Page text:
The story of Mary is pretty incredible. An angel shows up and tells this innocent preteen that she’s going to have a baby, though she’s never done the deed necessary to produce such an end result, and that this baby will be the Son of God. Her response to this shocking announcement? “I am the Lord’s servant. May your word to me be fulfilled.”
This account of the mother of Jesus should evoke sentiments of admiration, humility, and flat-out awe. Yet after sobbing my way through multiple Christmases without a child to call my own, what were my thoughts on this blessed woman? Stupid Mary. She got pregnant without even trying.
When you’re having difficulty trying to conceive, and your hope falls and rises each month with the comings and goings of Aunt Flow, you can feel like a loser. And when your head is stuck in loser mode, everyone else and everything else sucks, too. Even reading the Bible can add to the gloom, as God seems to neglect or reject your desire for a child, and you get to a verse like Psalm 37:4: “Delight yourself in the Lord; and He will give you the desires of your heart.”
The good news is that the Bible directly addresses the topic of infertility, recording stories of couples who struggled to conceive. The word “barren” occurs 24 times in 24 verses in the New King James, according to a quick Blue Letter Bible search. While I’d love to delve into all the implications this raises, I’ll just shoot Beth Moore an email asking her to do an in-depth study on infertility in the Bible and focus right now on the women Scripture highlights as those who wrestled with the inability to get pregnant.
“Wrestled” doesn’t do justice to describe the way some of these women acted. First off, you’ve got Sarah, the wife of Abraham, the forefather of God’s chosen people. She persuaded her husband to sleep with her maid to produce an heir, then basically exiled the maid out of jealousy (Genesis 16). Later, when God Himself came and told Abraham that Sarah would have a son, she laughed and cracked a self-accusatory old people joke (Genesis 18).
In a tale worthy of Real Housewives, Sarah casts out a
pregnant Hagar after convincing Abraham to sleep
with her to produce an heir. Painting by Peter Paul Rubens;
image courtesy Bible Top Ten.
Then there’s Rachel, who hoarded an arkload of mandrakes, the naturopathic fertility cure of the day, and took nagging to a whole ’nother level as she complained to her husband, Jacob, “Give me children, or else I die!” (Genesis 30) And of course there’s Hannah, who was such a wreck when she came to the temple begging the Lord for a baby that the priest thought she was drunk (1 Samuel 1).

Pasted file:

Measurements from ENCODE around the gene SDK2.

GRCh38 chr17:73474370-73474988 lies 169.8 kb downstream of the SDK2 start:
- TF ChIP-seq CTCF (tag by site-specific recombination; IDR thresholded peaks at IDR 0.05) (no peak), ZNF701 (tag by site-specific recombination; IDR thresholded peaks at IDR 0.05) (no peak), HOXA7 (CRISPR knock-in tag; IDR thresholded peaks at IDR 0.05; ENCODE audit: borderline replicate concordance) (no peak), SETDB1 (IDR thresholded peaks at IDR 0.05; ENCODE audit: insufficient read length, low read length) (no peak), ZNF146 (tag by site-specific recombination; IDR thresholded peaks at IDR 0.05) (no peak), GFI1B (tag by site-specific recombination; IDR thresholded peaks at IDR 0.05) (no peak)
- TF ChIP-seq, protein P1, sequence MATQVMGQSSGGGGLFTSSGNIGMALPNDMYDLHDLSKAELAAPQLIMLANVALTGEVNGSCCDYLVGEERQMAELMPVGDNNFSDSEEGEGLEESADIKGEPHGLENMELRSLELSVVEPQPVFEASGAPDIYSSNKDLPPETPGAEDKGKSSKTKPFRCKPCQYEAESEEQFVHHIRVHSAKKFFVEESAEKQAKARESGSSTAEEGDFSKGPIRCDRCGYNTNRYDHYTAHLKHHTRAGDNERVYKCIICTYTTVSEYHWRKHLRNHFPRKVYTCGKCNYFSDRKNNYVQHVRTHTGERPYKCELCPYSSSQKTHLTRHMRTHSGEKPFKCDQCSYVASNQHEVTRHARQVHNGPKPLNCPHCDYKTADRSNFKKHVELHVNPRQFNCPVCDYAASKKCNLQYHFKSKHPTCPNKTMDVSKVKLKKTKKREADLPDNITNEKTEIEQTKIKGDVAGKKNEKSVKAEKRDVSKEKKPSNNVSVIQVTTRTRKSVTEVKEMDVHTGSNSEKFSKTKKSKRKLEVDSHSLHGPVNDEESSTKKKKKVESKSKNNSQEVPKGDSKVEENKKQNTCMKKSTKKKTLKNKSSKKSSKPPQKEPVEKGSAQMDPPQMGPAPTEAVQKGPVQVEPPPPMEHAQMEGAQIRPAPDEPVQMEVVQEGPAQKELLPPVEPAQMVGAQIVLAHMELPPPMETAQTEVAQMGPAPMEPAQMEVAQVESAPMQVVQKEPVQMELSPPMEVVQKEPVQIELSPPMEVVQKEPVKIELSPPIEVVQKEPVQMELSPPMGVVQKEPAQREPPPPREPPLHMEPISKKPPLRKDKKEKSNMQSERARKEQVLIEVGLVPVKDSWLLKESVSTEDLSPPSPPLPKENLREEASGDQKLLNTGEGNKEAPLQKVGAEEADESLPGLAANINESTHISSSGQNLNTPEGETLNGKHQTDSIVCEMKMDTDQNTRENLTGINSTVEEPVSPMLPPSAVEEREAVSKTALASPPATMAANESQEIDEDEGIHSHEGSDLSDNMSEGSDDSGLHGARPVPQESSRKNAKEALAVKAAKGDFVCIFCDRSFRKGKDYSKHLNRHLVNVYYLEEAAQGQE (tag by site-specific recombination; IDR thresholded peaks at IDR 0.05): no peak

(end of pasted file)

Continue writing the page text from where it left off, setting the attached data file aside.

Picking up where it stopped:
How encouraging are these stories? These ladies were as crazy as I was am.
Others handled their trials with more aplomb. We don’t know much about how Rebekah personally responded to her barrenness; just that Isaac prayed on behalf of his wife and the Lord answered him (Genesis 25). The woman who became Samson’s mother accepted the news from an angel of the Lord that she would bear a son who would help deliver Israel, and believed that God would follow up on that promise (Judges 13). Zacharias and Elizabeth, who waited years for their son John to come along, “walked blamelessly in all the commandments and requirements of the Lord.” (Luke 1). God wasn’t punishing them with infertility; He was planning their pregnancy to come at just the right moment before the conception of His own Son.
Aside from these heartening stories, there’s another verse I want to highlight that’s as mystifying as it is comforting. Hebrews 11:11: “By faith even Sarah herself received ability to conceive, even beyond the proper time of life, since she considered Him faithful who had promised.” [emphasis added]
Um, what? Are we talking about the same Sarah who laughed at God, to His face? This chick belongs in the class of Mean Girls of the Bible, not among the great cloud of witnesses listed in Hebrews 11. Yet there it is.
Sarah must’ve had some tiny measure of faith for the author of Hebrews to mention her. Remember, she did accompany her husband without any apparent complaint as they traveled through foreign countries to reach a promised land they never set foot in. She just had a hard time trusting the Lord about the whole baby thing.
Friends who are facing the disappointment of infertility and feeling like you’re not hacking it as a believer in Christ, take courage from these passages of Scripture and recognize that you are not a failure. Let me say it again: YOU ARE NOT A FAILURE.
Your body may not be working right; your hormones might be a mess; you could be giving in to the sinful tendencies we all struggle with and giving up on the faith that God is working all things for your good, but you are not a failure. You are human. You need a Savior – more than you need a baby – more than any of us needs anything in this life.
So cut yourself some slack, sister. Accept the fact that His grace has got you covered for however long your waiting season is and beyond. Put your hope in the One whose love will never fail.